Your body uses enzymes to digest food, which is why it’s essential to get as many as you can through your diet. The enzyme amylase, which digests carbohydrates, can be increased by eating foods like apples and potatoes. Proteases are important in making sure our bodies have protein available at all times, especially when you’re working out. If you experience celiac disease symptoms such as fatigue or nausea, try adding a Calcium supplement to your routine for a little extra boost. (Click here for our top supplements and celiac disease).
Although many people suffering from celiac disease are able to manage their symptoms without taking dietary supplements, a growing body of research suggests that probiotics may have an impact on people with celiac disease. In fact, studies have shown that probiotics may help treat and even prevent other inflammatory bowel diseases, including ulcerative colitis and Crohn’s disease. If you are among those who suffer from celiac disease symptoms, consider talking to your doctor about adding probiotics to your diet.
7) Digestive Enzymes for celiac disease
Digestive enzymes are responsible for breaking down foods into nutrients. However, many people with celiac disease have trouble absorbing these vital enzymes from their food. This can cause symptoms like gas, bloating and constipation (or worse). While you should always see a doctor if you have persistent digestive issues, adding digestive enzymes to your diet can help relieve certain symptoms of celiac disease.
8) Magnesium for celiac disease
Magnesium is another important supplement to help ease symptoms. Magnesium-rich foods include dark leafy greens, nuts, seeds, and legumes. Even though it’s found in many foods (especially whole grains and legumes), many people don’t get enough magnesium in their diet. Supplementing with 400 mg of magnesium daily can help alleviate celiac disease symptoms including muscle aches, bone problems (like osteoporosis or bone loss), irritable bowel syndrome (IBS), and fatigue. However, consult your doctor before you start any supplementation; because of magnesium’s interactions with other medications, you may need to take fewer medications if you supplement with a certain amount of magnesium each day. Also be sure to read about foods that contain gluten but are naturally gluten-free!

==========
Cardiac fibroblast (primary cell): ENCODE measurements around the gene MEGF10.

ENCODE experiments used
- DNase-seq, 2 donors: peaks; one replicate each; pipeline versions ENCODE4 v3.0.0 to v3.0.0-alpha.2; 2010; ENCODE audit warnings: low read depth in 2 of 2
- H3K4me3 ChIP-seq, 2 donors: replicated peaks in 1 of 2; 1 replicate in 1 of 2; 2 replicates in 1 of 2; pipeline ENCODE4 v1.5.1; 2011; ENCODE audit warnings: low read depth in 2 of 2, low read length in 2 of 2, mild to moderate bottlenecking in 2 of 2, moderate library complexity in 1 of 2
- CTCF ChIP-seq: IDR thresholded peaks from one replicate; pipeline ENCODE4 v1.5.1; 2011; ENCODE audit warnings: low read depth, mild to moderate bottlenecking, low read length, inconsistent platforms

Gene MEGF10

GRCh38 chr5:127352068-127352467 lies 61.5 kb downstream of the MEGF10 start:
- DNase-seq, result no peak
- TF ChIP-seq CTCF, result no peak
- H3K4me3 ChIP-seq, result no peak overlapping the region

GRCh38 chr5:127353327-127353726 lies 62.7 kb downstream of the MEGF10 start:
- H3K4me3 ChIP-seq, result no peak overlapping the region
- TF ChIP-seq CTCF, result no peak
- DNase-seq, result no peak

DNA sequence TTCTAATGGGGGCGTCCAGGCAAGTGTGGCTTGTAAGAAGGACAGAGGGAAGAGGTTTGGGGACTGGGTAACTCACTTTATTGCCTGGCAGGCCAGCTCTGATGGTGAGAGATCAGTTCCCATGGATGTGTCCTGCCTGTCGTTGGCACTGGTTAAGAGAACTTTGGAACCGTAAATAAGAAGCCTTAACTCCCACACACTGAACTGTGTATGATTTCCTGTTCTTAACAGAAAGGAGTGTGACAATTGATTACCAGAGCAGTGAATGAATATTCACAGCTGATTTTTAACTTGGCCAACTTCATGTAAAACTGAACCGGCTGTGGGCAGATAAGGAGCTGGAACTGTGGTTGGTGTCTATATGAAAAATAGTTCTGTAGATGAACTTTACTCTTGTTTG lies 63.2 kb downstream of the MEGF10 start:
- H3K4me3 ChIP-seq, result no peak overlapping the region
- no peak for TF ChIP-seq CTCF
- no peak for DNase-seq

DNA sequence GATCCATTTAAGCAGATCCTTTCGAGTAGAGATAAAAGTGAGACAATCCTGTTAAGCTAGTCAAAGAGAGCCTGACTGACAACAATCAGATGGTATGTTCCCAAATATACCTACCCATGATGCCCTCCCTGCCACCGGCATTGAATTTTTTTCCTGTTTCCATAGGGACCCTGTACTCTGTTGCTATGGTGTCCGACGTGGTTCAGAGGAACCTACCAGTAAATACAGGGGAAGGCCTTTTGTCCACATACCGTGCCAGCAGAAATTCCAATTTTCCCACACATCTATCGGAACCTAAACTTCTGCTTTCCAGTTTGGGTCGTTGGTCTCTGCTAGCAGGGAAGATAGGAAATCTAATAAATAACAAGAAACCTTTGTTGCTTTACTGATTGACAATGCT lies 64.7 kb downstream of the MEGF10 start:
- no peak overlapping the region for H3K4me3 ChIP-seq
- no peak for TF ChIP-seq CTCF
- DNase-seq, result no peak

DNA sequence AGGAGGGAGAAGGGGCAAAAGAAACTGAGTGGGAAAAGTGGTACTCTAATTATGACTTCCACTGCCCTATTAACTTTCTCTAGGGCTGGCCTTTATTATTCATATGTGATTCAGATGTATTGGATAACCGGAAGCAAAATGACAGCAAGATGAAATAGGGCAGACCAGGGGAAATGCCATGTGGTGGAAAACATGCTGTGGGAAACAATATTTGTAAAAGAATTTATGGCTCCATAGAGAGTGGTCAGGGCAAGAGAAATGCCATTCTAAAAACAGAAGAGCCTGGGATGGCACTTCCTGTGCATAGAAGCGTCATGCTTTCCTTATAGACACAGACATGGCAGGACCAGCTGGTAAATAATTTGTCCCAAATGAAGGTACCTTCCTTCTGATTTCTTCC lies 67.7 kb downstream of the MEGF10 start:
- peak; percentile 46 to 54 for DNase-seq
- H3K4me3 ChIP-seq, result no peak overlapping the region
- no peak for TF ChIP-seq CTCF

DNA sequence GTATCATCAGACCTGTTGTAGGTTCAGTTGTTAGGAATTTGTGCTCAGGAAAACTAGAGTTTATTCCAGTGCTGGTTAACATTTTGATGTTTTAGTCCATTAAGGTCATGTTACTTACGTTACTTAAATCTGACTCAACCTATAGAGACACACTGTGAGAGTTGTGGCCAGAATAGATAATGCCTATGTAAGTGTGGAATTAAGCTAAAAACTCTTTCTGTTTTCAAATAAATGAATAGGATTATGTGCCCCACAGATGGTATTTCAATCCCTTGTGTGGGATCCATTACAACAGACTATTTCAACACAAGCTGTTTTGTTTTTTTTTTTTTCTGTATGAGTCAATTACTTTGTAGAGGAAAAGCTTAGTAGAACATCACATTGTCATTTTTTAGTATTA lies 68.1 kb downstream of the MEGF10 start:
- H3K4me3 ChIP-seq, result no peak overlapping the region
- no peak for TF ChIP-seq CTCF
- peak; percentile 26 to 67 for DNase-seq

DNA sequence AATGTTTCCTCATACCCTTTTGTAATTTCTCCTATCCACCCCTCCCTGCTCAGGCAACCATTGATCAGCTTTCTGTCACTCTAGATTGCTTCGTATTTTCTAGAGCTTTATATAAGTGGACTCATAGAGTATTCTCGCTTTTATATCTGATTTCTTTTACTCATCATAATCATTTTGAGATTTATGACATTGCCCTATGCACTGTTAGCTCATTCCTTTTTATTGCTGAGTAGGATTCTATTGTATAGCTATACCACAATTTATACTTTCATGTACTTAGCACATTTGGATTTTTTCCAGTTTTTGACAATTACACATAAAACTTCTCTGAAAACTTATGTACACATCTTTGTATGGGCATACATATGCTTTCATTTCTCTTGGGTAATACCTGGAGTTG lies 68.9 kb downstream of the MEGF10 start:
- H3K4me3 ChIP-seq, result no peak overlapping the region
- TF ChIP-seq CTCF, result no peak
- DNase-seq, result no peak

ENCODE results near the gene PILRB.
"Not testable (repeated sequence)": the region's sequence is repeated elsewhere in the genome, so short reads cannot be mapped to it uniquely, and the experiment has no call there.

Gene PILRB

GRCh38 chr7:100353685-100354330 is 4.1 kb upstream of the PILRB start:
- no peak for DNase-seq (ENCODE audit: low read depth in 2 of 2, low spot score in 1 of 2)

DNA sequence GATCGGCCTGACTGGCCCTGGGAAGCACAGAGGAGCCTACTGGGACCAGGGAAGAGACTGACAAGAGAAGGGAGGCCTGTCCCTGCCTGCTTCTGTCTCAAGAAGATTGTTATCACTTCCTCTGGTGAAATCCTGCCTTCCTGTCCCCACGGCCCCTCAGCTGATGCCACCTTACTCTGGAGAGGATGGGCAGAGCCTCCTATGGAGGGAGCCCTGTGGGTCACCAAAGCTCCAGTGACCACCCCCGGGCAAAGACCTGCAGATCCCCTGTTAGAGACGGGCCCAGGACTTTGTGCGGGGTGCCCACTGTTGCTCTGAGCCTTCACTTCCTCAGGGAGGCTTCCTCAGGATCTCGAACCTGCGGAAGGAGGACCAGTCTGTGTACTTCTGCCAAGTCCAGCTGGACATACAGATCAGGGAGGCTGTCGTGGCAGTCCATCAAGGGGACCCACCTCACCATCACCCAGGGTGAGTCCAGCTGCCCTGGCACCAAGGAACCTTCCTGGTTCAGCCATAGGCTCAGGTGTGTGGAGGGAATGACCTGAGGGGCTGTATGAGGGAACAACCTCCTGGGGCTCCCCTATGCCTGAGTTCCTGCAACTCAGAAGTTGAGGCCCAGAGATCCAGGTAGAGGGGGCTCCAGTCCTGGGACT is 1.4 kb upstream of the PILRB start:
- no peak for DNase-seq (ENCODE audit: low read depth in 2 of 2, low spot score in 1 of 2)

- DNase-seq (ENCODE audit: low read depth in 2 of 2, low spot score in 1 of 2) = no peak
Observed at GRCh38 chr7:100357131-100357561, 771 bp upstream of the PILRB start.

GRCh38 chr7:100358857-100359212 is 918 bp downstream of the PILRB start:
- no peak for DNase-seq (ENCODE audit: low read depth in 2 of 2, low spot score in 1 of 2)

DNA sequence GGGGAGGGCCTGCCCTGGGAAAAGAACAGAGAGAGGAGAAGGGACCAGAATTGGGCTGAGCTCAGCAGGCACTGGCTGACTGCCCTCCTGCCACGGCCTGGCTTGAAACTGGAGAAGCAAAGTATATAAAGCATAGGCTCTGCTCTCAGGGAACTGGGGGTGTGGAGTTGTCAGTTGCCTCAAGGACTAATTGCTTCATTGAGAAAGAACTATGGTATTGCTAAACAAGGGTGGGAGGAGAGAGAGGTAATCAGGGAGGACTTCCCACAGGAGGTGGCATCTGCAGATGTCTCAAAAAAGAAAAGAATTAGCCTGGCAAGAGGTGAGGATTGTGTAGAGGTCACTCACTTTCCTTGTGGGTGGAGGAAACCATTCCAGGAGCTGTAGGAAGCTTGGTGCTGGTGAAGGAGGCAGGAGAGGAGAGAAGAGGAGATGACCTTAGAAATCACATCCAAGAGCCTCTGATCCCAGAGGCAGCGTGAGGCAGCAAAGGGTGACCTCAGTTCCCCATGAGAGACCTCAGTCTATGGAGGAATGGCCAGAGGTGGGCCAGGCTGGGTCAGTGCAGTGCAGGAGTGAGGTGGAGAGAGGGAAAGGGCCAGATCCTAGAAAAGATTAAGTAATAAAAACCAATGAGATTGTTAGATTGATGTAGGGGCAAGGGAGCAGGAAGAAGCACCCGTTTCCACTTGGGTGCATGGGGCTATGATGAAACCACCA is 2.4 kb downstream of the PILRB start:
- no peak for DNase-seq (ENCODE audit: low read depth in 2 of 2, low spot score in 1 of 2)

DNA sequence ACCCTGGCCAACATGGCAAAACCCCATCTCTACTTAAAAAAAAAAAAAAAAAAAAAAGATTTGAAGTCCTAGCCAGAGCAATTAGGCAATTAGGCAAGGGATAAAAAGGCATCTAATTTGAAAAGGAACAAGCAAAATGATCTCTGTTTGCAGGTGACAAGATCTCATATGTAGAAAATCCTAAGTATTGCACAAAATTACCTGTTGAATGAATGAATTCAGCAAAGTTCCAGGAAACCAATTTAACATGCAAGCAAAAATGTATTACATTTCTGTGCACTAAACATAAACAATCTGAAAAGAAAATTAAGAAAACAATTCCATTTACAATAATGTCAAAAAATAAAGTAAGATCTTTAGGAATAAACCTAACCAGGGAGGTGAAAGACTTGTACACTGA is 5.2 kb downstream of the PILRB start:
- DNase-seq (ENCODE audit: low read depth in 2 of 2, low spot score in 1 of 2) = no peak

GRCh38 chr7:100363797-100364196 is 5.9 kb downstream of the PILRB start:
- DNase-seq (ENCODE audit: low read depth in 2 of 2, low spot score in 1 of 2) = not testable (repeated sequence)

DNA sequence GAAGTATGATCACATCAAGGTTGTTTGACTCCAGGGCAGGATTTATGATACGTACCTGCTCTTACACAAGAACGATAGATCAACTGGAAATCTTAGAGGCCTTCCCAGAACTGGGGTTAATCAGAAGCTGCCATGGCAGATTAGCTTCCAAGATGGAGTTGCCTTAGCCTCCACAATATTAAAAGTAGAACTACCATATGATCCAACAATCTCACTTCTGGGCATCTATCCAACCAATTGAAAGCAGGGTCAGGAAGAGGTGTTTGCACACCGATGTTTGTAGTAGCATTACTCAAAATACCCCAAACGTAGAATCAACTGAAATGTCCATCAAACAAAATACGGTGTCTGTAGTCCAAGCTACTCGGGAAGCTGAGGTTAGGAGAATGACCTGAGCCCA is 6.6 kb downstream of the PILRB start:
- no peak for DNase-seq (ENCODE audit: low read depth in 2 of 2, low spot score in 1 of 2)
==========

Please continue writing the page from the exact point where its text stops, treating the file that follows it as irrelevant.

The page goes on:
People who have celiac disease tend to have more cavities and gum disease than people without celiac disease. Fluoride can reduce plaque formation, prevent or reverse gum disease, and can remineralize teeth. You can get fluoride from fluoridated water (if your area is fluoridated), fluoride toothpaste, or fluoride supplements. The American Dental Association recommends that you take 1 mg of fluoride daily; if you are taking a supplement form of fluoride, it is best to follow your doctor’s advice about dosage. While there is no minimum level required by law in drinking water (only suggested levels), anything below 0.7mg per liter can cause dental problems in those with poor nutrition and immunity—both common traits among those with celiac disease.
Fiber is often low in a gluten-free diet, so it’s important to take a fiber supplement. Oat bran is one of nature’s best sources of soluble fiber, but you can also consider using psyllium husk. If you want to get your daily intake in through food sources, foods rich in insoluble fiber include : carrots, green beans and apples.